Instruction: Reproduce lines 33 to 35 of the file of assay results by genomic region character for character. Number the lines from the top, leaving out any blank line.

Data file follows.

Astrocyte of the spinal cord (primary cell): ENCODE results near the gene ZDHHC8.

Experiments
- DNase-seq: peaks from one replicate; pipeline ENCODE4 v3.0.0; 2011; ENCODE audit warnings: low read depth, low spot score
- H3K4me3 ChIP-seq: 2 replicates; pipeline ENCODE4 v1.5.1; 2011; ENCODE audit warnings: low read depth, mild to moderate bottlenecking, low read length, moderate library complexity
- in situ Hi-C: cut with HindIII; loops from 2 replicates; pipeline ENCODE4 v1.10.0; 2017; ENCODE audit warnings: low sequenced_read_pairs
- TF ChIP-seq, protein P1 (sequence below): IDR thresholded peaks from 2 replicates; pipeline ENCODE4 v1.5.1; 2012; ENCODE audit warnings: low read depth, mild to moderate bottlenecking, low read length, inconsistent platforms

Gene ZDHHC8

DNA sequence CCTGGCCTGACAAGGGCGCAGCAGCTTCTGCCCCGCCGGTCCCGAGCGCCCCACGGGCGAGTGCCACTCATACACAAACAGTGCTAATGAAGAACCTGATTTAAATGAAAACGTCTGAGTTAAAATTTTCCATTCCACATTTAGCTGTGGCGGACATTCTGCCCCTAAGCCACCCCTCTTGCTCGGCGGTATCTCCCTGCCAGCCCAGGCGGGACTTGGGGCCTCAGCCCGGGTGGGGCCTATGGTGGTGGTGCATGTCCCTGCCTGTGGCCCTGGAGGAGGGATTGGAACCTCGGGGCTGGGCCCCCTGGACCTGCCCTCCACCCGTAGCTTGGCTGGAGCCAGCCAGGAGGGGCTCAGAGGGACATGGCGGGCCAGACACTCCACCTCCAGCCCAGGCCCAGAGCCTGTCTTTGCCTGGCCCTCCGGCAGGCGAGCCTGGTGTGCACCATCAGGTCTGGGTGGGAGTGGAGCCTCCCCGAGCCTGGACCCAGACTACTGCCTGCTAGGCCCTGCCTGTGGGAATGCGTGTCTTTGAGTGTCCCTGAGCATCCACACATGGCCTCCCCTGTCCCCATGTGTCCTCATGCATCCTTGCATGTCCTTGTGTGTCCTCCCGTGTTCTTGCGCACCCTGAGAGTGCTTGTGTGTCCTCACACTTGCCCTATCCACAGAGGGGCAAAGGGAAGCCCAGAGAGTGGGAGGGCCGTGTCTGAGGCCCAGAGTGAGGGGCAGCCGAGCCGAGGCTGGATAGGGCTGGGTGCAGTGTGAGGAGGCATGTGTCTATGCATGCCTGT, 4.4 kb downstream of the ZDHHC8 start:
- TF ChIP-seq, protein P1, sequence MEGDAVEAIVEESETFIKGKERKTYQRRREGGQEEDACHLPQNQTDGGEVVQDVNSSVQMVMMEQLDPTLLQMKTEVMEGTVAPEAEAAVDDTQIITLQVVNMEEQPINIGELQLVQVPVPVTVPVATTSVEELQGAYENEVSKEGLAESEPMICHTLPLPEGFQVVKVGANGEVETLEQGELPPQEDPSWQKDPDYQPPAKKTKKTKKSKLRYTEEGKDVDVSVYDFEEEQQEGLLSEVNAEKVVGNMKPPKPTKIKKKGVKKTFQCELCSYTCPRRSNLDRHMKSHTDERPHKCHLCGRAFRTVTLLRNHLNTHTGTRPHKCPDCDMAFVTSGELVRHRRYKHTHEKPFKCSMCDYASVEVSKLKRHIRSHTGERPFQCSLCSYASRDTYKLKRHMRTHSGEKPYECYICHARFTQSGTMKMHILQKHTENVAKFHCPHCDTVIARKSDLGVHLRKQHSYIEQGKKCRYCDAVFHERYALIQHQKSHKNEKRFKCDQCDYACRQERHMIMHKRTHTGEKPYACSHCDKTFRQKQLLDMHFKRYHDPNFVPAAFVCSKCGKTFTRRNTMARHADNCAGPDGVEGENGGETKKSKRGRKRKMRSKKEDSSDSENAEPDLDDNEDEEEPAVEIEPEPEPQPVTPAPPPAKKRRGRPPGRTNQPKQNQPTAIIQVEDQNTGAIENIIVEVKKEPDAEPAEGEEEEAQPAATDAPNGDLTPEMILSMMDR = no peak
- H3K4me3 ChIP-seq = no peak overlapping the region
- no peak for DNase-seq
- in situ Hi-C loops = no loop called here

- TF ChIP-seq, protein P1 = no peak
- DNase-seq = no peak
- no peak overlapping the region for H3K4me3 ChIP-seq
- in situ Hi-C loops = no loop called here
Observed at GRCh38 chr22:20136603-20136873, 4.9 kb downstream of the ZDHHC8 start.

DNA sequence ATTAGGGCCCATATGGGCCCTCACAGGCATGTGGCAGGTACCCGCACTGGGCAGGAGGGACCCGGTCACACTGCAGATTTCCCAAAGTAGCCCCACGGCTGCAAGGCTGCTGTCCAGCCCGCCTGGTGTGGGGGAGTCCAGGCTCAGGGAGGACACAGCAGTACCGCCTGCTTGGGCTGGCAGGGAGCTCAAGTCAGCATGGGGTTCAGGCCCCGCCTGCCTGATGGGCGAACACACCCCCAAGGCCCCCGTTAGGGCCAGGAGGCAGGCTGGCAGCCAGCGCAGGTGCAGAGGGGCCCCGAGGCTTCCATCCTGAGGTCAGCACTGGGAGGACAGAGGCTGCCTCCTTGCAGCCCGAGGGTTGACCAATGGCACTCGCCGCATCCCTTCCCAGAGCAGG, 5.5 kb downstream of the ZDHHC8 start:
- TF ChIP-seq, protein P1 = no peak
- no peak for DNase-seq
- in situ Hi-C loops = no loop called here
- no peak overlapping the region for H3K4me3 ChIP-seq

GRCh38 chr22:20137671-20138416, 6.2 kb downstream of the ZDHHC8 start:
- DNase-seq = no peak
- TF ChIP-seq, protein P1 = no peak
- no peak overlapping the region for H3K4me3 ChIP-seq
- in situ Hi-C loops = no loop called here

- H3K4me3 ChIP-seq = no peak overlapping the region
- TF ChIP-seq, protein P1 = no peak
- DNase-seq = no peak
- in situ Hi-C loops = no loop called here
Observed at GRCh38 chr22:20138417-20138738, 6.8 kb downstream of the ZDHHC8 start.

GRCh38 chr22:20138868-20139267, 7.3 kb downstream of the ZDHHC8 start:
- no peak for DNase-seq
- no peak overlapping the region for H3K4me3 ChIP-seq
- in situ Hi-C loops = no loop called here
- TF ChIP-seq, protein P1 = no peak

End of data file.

GRCh38 chr22:20138868-20139267, 7.3 kb downstream of the ZDHHC8 start:
- no peak for DNase-seq
- no peak overlapping the region for H3K4me3 ChIP-seq